Harold Hamm has been speaking out about the big problems associated with the continued growth of U.S. oil production. Hamm runs Continental Resources Inc., one of the biggest shale producers in the country with drilling operations that run from the Bakken in North Dakota to Oklahoma. He also was an early supporter of Donald Trump’s candidacy, and remains an informal adviser to the president on energy.
U.S. production “could go pretty high,” Hamm said at the CERAWeek by IHS Markit conference in Houston, one of the largest gatherings of oil executives in the world. “But it’s going to have to be done in a measured way, or else we kill the market.”
The Energy Information Administration recently said U.S. production will rise to 10 million barrels a day by the end of next year, more than 10 percent higher than now. If so, shale drillers will capture market share from OPEC, largely filling the increase in global oil demand.
Michael Fitzsimmons put together the following article on this very subject and provided some insight into how the increased drilling budgets for some of the biggest shale drillers could comprise the stability of the markets and the price of oil. Could oil drop back down to sub $40 per barrel?
Continental’s Harold Hamm Puts His Finger On Shale Oil’s (Unsolvable) Big Problem
– Hamm says the U.S. needs a “measured” production response or else it will “kill” the oil market.
– But unlike central planning OPEC countries, there is no way for the U.S. – with its many large, medium, and small-sized producers – to have a “measured” response.
– Even Hamm’s company, Continental Resources, plans to grow production ~20% this year even though breakeven is $55/bbl – $7/bbl higher than Friday’s WTI close.
– Meantime, big companies like Exxon and Chevron are pivoting to short-cycle shale drilling.
– “This will end badly. I am changing my view from “lower for much longer” to “much lower for much longer”.
Shale Oil Billionaire Harold Hamm
For over two years, my outlook for oil prices has been “lower for much longer.” Recent comments from oil executives at the recent CERAWeek conference cause me to update that view to “much lower for much longer.”
Harold Hamm recently summed the situation up quite succinctly by saying the U.S. industry could “kill” the oil market if it goes on another spending binge. Hamm said U.S. production “could go pretty high” but:
“…. it’s going to have to be done in a measured way, or else we kill the market.
But that’s the problem in a nut shell: who is going to dictate that domestic oil production growth be done in a “measured way”?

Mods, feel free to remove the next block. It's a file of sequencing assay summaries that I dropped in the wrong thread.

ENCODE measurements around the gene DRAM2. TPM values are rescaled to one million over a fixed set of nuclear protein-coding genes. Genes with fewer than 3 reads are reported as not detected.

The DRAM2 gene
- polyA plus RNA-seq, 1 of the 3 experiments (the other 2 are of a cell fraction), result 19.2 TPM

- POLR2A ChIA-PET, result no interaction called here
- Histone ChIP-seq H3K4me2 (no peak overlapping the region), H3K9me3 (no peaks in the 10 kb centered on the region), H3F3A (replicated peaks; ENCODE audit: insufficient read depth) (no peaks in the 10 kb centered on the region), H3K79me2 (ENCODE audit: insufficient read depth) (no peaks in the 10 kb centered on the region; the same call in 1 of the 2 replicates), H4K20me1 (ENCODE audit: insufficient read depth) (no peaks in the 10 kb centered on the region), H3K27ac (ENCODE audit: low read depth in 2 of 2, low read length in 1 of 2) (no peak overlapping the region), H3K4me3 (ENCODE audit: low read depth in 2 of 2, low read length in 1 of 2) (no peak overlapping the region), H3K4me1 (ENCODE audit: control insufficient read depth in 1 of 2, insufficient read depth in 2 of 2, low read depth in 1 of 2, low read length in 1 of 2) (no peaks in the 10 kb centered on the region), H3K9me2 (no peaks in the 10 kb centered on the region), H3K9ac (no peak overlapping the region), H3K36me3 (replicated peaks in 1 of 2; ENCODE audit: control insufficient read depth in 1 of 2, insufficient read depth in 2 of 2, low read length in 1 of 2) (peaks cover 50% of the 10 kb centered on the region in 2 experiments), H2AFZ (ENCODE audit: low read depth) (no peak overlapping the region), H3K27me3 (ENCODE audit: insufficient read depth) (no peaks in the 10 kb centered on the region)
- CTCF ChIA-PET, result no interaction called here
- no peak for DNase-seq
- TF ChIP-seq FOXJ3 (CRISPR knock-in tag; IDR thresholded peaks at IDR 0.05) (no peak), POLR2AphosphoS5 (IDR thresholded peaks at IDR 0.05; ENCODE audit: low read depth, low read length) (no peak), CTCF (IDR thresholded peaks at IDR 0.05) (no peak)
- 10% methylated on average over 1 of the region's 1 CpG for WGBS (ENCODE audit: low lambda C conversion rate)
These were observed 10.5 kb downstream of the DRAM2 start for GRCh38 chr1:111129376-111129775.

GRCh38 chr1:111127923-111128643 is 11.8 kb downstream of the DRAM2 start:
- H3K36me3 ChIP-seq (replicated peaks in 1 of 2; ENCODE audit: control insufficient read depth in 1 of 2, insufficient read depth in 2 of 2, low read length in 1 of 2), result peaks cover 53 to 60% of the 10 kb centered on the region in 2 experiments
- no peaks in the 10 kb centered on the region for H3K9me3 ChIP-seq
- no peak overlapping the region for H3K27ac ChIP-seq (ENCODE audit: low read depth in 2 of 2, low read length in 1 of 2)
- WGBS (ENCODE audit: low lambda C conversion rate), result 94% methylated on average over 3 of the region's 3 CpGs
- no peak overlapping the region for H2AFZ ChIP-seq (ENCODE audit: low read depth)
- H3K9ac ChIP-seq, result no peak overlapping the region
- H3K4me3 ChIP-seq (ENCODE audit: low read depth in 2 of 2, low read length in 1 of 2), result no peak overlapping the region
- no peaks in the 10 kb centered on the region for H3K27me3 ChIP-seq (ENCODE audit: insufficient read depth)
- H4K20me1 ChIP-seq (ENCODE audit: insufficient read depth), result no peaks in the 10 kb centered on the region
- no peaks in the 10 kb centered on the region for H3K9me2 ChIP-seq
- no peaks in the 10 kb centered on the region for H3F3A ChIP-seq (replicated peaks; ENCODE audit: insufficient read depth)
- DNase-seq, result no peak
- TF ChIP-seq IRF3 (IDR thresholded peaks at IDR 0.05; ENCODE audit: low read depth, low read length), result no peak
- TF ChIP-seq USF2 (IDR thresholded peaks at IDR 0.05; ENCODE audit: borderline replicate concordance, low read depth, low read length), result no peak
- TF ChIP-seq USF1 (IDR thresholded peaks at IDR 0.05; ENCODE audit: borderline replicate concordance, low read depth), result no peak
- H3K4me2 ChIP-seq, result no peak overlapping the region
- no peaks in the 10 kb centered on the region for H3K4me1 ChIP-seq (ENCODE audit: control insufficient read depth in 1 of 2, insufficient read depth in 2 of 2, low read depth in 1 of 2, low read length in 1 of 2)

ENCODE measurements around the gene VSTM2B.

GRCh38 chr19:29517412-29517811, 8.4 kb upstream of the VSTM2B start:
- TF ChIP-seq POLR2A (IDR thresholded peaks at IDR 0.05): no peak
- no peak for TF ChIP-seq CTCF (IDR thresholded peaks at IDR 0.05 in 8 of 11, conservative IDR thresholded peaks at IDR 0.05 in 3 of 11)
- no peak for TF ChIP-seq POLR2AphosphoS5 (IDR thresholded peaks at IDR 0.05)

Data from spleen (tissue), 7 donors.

Ever since OPEC’s decision to increase production in the fall of 2014 to drive prices down, domestic oil companies have continued to enjoy excellent access to debt and equity markets. Acquisitions continued – particularly in the hot Permian Basin. Wall Street seems unconcerned with earnings (as in net income) and instead appears to focus on cash flow, even though that cash flow is tied directly to the (very risky) price of oil, and to a lessor extent – natural gas.
Once OPEC made the decision to cut back production, oil quickly rose to over $50/bbl. Domestic shale producers then responded hedging future production to lock in a price of over $50/bbl. That, combined with easy access to capital from Wall Street, has spurred a quick and robust production response:
According to the EIA, U.S. domestic oil production most recently peaked at almost 9.6 million bpd in June of 2015. After oil prices swooned and the rig count collapsed, production fell to under 8.5 million bpd in July of last year. However, the response to the OPEC production cut announcement was both quick and powerful as it took only 7 months before U.S. production broke through the 9 million bpd level in February and was up to 9.09 million bpd as of last week.
Meantime, domestic crude oil storage levels have reached all-time highs and are significantly above the rolling 5-year average:
It’s like watching a re-run of a disaster waiting to happen. And no one can stop it. The reason is simple: OPEC countries have a centralized decision-making process that can control production output. In the U.S., you have a handful of very large oil companies, dozens of mid-sized producers, and over a hundred small-sized companies and they are all looking out for #1 (i.e. themselves).
They are all wanting to grow production for their shareholders – not to mention that in many cases executive compensation is tied to production growth (whether or not that production growth is actually profitable).
So back to Hamm’s statement – there is no way to insure a domestic “measured” production response to OPEC’s cut. In fact, it is just the opposite. An “un-measured” response is assured.
Until, of course, prices collapse again – and they certainly will. Note what Al-Falih, the Energy Minister of Saudi Arabia said at CERAWeek: it would be “wishful thinking” to expect that Saudi Arabia and OPEC “will underwrite the investments of others at our own expense” through production cuts.